Corrupt Egyptair Deal: Suspicions of Bribery Cast Shadow Over Airbus

 Leaked internal documents from Airbus suggest corruption may have been involved in the sale of several aircraft to Egyptair in 2003. The issues raised by the documents threaten to overshadow the planned departure of CEO Thomas Enders.

An EgyptAir plane landing in Cairo

Amr Nabil/ AP/ picture alliance

An EgyptAir plane landing in Cairo

For Airbus, the deal signed in April of 2003 was a notable one. Egyptair, one of the company’s most important customers in the Middle East, had ordered seven long-haul A330 aircraft.

The French-German aeronautics company celebrated the signing of the contract in Cairo with much fanfare. “The close partnership we have had with Egyptair for well over 20 years is very special to us,” Airbus announced.

The roughly billion-euro deal gave Airbus a win in its competition with Boeing, which had long seemed unassailable in the lucrative long-haul aircraft market. The deal also helped secure several thousand jobs at Airbus plants in Hamburg, Bremen and Stade, Germany.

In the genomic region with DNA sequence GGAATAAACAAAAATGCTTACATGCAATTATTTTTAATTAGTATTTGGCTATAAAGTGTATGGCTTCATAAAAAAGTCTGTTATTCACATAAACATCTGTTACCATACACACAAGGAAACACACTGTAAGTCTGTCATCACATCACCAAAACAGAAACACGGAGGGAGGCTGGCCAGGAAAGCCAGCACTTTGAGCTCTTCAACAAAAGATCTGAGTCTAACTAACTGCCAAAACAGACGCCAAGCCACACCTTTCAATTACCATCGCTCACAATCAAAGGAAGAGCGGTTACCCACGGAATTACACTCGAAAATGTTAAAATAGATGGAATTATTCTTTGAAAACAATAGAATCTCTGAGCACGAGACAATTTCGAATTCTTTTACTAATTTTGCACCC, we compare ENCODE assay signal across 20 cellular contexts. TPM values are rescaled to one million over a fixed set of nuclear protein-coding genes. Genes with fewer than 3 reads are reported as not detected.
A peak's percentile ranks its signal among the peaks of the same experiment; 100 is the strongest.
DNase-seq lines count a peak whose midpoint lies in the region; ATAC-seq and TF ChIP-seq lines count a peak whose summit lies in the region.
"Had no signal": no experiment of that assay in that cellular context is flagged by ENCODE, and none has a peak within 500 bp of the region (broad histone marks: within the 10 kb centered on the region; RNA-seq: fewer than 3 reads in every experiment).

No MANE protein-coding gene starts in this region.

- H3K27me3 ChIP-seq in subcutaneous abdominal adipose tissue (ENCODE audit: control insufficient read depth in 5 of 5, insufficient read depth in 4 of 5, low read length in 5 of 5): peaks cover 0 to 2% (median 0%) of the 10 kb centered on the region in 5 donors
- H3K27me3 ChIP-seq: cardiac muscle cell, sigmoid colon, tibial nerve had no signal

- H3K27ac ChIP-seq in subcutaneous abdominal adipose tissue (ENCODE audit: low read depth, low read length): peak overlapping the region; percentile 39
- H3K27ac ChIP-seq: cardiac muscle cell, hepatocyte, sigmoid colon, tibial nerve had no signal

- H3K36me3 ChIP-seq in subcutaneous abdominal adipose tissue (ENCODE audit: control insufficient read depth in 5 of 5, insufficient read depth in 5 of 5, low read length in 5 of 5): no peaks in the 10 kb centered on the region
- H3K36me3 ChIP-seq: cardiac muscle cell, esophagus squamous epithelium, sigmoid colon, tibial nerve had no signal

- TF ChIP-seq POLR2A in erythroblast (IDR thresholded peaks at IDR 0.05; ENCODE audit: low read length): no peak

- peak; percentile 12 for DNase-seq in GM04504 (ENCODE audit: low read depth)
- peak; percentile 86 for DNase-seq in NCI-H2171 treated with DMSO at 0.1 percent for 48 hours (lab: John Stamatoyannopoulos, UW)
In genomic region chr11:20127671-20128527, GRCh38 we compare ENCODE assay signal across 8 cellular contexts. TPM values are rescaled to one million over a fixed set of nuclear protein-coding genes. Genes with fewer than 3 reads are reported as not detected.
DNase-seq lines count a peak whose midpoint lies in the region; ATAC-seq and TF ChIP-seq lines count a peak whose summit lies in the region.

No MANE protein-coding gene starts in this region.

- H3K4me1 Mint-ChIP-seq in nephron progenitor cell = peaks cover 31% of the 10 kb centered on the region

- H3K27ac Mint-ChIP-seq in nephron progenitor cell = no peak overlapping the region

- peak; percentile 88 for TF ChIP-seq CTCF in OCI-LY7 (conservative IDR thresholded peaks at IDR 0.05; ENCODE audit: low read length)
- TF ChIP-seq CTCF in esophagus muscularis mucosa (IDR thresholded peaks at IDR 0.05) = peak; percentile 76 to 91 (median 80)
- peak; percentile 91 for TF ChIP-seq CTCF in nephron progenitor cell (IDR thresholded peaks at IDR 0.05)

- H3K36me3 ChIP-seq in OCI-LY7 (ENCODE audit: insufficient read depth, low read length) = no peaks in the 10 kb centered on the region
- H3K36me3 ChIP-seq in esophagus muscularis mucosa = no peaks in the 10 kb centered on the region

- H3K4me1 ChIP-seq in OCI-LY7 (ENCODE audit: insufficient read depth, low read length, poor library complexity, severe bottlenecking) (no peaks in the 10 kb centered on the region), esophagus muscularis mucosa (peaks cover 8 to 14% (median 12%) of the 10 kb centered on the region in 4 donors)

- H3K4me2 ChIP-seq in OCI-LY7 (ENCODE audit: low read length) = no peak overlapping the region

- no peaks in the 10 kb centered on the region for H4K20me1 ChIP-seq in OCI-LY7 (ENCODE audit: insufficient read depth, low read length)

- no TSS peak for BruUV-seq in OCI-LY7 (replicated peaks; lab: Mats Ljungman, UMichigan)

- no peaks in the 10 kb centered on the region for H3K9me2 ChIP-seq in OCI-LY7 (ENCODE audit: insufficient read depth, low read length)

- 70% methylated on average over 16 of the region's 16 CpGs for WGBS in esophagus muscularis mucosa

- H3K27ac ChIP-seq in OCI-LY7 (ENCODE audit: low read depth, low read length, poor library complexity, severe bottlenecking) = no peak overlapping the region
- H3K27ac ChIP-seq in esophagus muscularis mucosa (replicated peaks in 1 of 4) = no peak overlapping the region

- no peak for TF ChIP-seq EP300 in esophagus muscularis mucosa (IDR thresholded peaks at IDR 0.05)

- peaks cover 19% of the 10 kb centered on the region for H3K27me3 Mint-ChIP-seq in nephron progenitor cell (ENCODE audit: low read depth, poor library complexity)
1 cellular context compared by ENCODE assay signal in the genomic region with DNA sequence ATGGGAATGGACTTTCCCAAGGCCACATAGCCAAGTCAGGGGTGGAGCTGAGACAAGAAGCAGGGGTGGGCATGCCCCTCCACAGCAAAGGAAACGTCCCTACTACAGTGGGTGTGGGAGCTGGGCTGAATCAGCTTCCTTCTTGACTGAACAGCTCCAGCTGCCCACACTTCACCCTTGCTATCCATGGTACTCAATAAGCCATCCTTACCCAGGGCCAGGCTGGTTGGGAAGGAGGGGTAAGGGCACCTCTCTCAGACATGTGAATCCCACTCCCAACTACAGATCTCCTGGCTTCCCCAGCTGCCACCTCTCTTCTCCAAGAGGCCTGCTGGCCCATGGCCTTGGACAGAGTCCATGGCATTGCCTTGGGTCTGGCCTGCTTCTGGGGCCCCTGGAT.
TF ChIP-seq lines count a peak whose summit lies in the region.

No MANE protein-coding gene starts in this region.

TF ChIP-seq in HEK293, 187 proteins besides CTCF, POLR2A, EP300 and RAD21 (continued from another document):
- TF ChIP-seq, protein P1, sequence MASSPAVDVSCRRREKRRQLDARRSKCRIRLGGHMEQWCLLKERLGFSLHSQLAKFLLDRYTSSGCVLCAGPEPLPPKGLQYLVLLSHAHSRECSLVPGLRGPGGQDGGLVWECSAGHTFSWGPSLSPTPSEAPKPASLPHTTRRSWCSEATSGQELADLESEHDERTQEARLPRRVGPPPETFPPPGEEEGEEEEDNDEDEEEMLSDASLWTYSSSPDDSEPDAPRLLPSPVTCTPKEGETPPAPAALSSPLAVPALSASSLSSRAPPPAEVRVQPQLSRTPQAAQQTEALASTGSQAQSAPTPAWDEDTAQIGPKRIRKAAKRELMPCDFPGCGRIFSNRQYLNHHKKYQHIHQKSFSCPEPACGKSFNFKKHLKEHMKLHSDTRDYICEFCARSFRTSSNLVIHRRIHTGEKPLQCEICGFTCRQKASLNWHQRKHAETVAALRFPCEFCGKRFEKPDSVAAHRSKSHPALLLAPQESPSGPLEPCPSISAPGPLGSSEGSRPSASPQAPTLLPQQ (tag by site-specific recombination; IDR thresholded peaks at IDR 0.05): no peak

But three months after the celebratory announcement, something strange happened. Airbus surreptitiously signed a consulting contract — a document dated July 2003 that was never meant to reach the public eye.

An Airbus manager signed the 20-page document, which gave a Lebanese consultancy a juicy commission for the “purchase of seven A330-200” by Egyptair. The timing is enough to arouse suspicions: Why were consultants needed if the deal had been signed months earlier? Who was Airbus really paying?

These questions are also of interest to public prosecutors in Paris who are investigating Airbus. For the last three years, they have been pursuing concrete leads that suggest the company hired an army of consultants over the course of decades to bribe state officials and decision-makers at airlines. The prosecutors and Airbus declined to answer any questions about the details of the investigation.

Since summer 2017, investigators have been in possession of the curious contract with the Lebanese consulting firm, which is named Samit. They suspect the contract has less to do with consulting than with paying bribes that were promised if a successful deal for the aircraft was reached with Egyptair.


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